For the event of the Jinji Lake Biennial, MARC FORNES / THEVERYMANY installed a large-scale outdoor pavilion on the elevated plaza of the Suzhou Center. Its undulating enclosure interrupts the usual traffic, as an unexpected, emergent environment. It appears to have bubbled up from the ground, or dropped from the sky. The structure, both massive in scale and delicate in white aluminum, lands lightly on an ultra-thin edge.
Boolean Operator —so named for the function that determines relationships between statements, geometries or forms—makes an impression from a distance. Unlike the surrounding texture of the city, this curious structure radiates an otherworldly quality. It casts a strange shadow. It seems to conceal something behind its porous shell. Like seeing the full moon on a clear night, you can start to identify its surface, its irregular craters, and its possible depths. You are drawn closer into its gravitational pull.
Entering the structure is a revelatory experience. Something between a vessel that’s carefully engineered to “move” you and a destination in itself, Boolean Operator transcends the surrounding environment, even as it remains embedded in it.
Looking to the extraordinary paths around the moon, to the bottom of the sea, and into the center of the earth, Marc Fornes and his team took inspiration from the celebrated author Jules Verne. Across the 54 volumes that make up his Voyages Extraordinaires, Verne opens portals to other universes, but he also delights in the means of travelling there. The ship that takes Captain Nemo to the bottom of the sea is described as both a tactical vehicle and a lush interior, outfitted with an organ, salon, and a formal dining room.
Like Verne’s Nautilus, a ship modeled on an early French submarine, THEVERYMANY‘s ultra-thin shell structure is a transporting vessel. The vector of translation from one world to another is highly engineered, and for Verne, ahead of its time. Disguised as a kind of sea creature in steel sheet metal, the Nautilus becomes a conspicuous part of the habitat it navigates. The technology described in the Voyages Extraordinaires prefigures the innovations with which we are familiar today: u-boats, satellites, spacecrafts, and television. A century and a half after Verne, THEVERYMANY are dedicated to making real the fantasies otherwise relegated to the digital and they practiced in fabricating architecture that defies convention. Over a decade of prototyping double-curving constructions and realizing “crawling assemblies”– the rigorous pursuit of another kind of architectural experience — has taken the studio to this site across the world from their Brooklyn studio.
The interior of the pavilion reveals an unreal space only separated from the city by a porous 2mm shell. It stretches impossibly into great depth, and the fine resolution of its curving surface render its extents indeterminate. You have to wander through to feel out all that the space contains.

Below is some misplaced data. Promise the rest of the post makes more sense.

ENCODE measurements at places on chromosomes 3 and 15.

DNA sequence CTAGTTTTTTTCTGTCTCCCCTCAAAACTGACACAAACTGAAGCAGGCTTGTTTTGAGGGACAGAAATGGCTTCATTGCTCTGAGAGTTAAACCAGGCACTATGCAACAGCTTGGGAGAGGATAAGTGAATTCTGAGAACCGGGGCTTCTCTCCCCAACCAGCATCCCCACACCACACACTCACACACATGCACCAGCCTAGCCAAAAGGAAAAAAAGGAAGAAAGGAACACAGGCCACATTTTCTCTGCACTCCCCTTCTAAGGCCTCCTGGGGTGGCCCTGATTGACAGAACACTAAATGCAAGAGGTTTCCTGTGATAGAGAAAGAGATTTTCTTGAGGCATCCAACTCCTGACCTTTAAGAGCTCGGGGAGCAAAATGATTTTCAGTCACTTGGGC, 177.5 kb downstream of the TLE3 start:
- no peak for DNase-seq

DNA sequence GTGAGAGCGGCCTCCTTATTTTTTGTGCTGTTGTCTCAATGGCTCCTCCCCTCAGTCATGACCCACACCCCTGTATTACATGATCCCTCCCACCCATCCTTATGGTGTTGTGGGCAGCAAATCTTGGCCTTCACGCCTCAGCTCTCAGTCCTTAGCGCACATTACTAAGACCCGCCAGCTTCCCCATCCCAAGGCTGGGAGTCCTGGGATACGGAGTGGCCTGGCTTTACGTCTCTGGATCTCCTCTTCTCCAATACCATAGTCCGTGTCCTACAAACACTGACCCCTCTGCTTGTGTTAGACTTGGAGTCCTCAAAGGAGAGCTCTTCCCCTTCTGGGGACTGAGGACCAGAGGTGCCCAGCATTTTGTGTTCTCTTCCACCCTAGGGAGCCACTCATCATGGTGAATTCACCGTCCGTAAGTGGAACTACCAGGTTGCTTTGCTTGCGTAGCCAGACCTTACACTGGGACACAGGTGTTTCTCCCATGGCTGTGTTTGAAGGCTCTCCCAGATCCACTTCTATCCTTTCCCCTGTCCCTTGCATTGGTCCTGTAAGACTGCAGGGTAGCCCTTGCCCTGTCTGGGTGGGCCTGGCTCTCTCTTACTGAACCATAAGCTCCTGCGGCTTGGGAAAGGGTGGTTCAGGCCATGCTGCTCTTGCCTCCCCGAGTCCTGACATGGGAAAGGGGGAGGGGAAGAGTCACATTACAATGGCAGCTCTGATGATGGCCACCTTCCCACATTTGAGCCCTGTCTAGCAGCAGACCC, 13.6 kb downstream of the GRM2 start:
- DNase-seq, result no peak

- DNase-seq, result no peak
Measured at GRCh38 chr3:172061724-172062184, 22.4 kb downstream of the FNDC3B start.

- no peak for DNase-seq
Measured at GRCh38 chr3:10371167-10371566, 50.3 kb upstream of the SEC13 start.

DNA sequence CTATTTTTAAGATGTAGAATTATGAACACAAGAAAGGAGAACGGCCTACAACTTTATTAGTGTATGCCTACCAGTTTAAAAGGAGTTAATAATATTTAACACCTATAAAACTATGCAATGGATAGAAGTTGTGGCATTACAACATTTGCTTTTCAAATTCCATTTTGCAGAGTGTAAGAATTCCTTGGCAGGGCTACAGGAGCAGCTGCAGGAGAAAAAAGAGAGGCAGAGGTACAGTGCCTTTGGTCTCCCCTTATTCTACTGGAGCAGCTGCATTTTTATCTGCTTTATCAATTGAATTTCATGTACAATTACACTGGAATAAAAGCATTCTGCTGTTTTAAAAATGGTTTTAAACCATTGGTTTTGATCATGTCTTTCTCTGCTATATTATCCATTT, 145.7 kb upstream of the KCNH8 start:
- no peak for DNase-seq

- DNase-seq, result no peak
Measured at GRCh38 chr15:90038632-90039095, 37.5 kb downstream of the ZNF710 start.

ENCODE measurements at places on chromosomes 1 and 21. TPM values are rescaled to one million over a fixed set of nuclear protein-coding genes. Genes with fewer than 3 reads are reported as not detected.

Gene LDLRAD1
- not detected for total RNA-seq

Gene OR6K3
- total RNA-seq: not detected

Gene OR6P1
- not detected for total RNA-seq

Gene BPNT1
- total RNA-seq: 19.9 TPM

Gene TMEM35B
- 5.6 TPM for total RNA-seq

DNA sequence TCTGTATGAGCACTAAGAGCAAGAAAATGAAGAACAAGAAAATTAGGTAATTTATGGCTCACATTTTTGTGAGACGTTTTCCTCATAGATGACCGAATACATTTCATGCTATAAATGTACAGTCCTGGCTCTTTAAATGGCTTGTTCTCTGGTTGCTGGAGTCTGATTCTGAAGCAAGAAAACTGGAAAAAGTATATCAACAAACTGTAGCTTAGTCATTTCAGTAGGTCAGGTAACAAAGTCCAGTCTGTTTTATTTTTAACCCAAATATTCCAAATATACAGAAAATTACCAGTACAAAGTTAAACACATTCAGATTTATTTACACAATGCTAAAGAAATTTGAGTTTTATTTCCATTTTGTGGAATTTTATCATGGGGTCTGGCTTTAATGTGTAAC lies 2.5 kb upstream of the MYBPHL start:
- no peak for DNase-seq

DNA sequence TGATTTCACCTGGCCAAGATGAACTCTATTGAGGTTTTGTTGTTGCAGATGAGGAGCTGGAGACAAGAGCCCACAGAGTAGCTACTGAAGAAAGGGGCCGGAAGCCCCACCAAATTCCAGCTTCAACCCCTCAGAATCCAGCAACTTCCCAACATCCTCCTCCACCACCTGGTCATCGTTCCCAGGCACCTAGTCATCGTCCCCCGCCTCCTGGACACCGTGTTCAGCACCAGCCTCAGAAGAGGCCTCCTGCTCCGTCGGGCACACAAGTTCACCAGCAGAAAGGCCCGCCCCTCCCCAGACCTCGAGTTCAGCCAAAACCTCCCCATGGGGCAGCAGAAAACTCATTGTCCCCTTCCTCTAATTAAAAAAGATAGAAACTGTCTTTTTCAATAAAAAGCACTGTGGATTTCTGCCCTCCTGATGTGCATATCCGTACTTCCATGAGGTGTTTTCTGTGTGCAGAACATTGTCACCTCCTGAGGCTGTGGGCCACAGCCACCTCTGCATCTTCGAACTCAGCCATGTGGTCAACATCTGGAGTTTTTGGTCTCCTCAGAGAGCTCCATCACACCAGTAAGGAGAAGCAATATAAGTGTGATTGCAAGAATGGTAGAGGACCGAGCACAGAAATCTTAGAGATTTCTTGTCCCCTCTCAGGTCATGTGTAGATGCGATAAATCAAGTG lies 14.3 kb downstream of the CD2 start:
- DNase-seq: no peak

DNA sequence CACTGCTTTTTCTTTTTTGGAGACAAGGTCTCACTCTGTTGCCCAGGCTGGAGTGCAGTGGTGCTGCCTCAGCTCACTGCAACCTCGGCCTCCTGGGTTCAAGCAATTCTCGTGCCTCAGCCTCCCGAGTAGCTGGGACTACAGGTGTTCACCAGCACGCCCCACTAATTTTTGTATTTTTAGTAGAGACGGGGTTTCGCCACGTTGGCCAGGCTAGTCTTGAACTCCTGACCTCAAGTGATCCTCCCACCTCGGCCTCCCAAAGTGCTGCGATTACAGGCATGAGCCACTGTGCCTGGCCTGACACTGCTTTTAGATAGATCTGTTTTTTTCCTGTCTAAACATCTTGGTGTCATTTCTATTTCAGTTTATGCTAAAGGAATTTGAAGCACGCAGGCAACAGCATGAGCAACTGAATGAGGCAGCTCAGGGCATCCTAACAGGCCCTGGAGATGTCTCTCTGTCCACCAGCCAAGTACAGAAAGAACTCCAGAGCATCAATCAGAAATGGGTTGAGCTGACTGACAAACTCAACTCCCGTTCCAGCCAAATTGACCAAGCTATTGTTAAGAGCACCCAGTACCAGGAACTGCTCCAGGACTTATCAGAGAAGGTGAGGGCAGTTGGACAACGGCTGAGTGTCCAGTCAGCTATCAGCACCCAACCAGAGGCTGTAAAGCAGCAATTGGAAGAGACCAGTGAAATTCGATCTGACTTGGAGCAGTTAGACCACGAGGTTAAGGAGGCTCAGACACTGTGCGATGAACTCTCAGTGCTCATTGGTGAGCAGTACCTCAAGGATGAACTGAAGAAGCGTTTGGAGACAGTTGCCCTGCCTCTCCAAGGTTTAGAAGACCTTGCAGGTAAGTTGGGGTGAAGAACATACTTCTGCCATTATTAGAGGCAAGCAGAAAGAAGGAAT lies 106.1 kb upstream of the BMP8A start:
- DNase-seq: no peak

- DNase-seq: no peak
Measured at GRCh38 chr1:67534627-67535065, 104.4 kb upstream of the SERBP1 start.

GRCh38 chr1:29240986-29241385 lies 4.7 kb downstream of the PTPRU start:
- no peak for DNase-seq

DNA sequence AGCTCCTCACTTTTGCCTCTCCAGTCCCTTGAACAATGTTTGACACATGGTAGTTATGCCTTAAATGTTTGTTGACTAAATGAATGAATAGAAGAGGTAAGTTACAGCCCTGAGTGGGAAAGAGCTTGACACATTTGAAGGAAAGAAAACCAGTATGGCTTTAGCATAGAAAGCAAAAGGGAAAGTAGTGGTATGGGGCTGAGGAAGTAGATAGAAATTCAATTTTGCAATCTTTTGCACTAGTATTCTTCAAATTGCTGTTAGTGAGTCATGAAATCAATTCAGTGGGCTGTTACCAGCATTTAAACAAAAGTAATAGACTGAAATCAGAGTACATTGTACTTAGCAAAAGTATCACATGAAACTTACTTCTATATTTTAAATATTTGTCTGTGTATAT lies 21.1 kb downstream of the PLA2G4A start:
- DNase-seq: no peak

Suffuse in light, the details come into and out of focus. A continuous surface grows from a network of columns that peel open into the enclosing shell. The intricacy of the skin asserts a density: of limbs, ofopenings, of parts and their connections. You have to let your eyes adjust to the resolution of the experience. Unfocusing your gaze again, the whole scene overwhelms, strikes awe, compels you to move closer, deeper, and through an edgeless space. The doubly-curved surfaces cast no regular shadows, giving little information to the eye to perceive its scale or depth. The only way to understand the space is to move through it. Your winding path isn’t designed, but implied by a swirl of light, plotted on a map of your own desires.
A continuous surface grows from a network of columns that peel open into the enclosing shell. Topologically , there is no simple dichotomy between envelope and supports, but the two are made from a continuous skin that self-supports throughout. The relationship is like an unwrapping: what is inside of the columns eventually becomes the outside of the shell. In aluminum parts as thin as 1mm in places where the curvature is tightest and up to 2mm thick on the largest spans, the structure maintains a light impact on the ground.
And so it becomes a irresistible terrain for play. All the instances where columns branch and recombine into the bulbous shell, make for an architecture that opens to climbing, ducking, hurdling, hiding and seeking. Children are the best explorers of this environment, while attending parents wonder how the structure sustains this activity despite being so thin.